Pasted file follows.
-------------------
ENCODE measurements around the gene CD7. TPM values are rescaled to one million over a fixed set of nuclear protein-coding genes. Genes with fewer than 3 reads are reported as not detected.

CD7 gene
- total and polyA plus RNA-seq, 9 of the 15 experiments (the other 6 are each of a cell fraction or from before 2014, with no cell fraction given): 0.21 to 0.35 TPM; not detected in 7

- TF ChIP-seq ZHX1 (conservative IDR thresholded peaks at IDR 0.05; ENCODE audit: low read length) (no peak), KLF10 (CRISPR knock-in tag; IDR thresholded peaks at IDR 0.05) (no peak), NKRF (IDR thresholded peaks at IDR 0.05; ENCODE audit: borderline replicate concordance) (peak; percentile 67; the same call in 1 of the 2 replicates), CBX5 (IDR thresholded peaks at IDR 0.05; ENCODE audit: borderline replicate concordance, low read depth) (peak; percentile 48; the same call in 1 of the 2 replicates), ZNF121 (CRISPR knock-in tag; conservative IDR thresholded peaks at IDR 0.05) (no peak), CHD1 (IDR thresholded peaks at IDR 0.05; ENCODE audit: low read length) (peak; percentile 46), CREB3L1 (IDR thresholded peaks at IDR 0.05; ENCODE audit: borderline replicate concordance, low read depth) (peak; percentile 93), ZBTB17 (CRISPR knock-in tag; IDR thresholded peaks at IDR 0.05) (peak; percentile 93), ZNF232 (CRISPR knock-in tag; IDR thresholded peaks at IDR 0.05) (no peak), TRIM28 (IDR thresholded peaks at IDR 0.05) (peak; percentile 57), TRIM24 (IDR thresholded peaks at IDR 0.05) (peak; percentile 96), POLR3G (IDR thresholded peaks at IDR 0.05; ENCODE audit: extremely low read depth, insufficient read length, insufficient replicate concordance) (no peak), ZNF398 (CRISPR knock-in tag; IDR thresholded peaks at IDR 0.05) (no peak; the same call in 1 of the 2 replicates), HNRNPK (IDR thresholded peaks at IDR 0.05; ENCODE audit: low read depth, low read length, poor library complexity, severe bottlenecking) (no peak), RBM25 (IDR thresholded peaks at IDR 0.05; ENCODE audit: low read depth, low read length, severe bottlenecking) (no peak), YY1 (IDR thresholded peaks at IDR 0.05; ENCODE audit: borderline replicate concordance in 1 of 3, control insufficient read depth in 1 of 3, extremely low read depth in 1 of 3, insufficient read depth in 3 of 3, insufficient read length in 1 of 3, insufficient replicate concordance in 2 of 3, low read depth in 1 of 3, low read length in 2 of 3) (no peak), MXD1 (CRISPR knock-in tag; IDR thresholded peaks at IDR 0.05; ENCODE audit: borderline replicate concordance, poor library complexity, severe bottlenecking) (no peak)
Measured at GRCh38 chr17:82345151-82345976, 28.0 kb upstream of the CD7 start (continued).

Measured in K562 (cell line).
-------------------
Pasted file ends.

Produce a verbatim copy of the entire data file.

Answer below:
ENCODE measurements around the gene CD7. TPM values are rescaled to one million over a fixed set of nuclear protein-coding genes. Genes with fewer than 3 reads are reported as not detected.

CD7 gene
- total and polyA plus RNA-seq, 9 of the 15 experiments (the other 6 are each of a cell fraction or from before 2014, with no cell fraction given): 0.21 to 0.35 TPM; not detected in 7

- TF ChIP-seq ZHX1 (conservative IDR thresholded peaks at IDR 0.05; ENCODE audit: low read length) (no peak), KLF10 (CRISPR knock-in tag; IDR thresholded peaks at IDR 0.05) (no peak), NKRF (IDR thresholded peaks at IDR 0.05; ENCODE audit: borderline replicate concordance) (peak; percentile 67; the same call in 1 of the 2 replicates), CBX5 (IDR thresholded peaks at IDR 0.05; ENCODE audit: borderline replicate concordance, low read depth) (peak; percentile 48; the same call in 1 of the 2 replicates), ZNF121 (CRISPR knock-in tag; conservative IDR thresholded peaks at IDR 0.05) (no peak), CHD1 (IDR thresholded peaks at IDR 0.05; ENCODE audit: low read length) (peak; percentile 46), CREB3L1 (IDR thresholded peaks at IDR 0.05; ENCODE audit: borderline replicate concordance, low read depth) (peak; percentile 93), ZBTB17 (CRISPR knock-in tag; IDR thresholded peaks at IDR 0.05) (peak; percentile 93), ZNF232 (CRISPR knock-in tag; IDR thresholded peaks at IDR 0.05) (no peak), TRIM28 (IDR thresholded peaks at IDR 0.05) (peak; percentile 57), TRIM24 (IDR thresholded peaks at IDR 0.05) (peak; percentile 96), POLR3G (IDR thresholded peaks at IDR 0.05; ENCODE audit: extremely low read depth, insufficient read length, insufficient replicate concordance) (no peak), ZNF398 (CRISPR knock-in tag; IDR thresholded peaks at IDR 0.05) (no peak; the same call in 1 of the 2 replicates), HNRNPK (IDR thresholded peaks at IDR 0.05; ENCODE audit: low read depth, low read length, poor library complexity, severe bottlenecking) (no peak), RBM25 (IDR thresholded peaks at IDR 0.05; ENCODE audit: low read depth, low read length, severe bottlenecking) (no peak), YY1 (IDR thresholded peaks at IDR 0.05; ENCODE audit: borderline replicate concordance in 1 of 3, control insufficient read depth in 1 of 3, extremely low read depth in 1 of 3, insufficient read depth in 3 of 3, insufficient read length in 1 of 3, insufficient replicate concordance in 2 of 3, low read depth in 1 of 3, low read length in 2 of 3) (no peak), MXD1 (CRISPR knock-in tag; IDR thresholded peaks at IDR 0.05; ENCODE audit: borderline replicate concordance, poor library complexity, severe bottlenecking) (no peak)
Measured at GRCh38 chr17:82345151-82345976, 28.0 kb upstream of the CD7 start (continued).

Measured in K562 (cell line).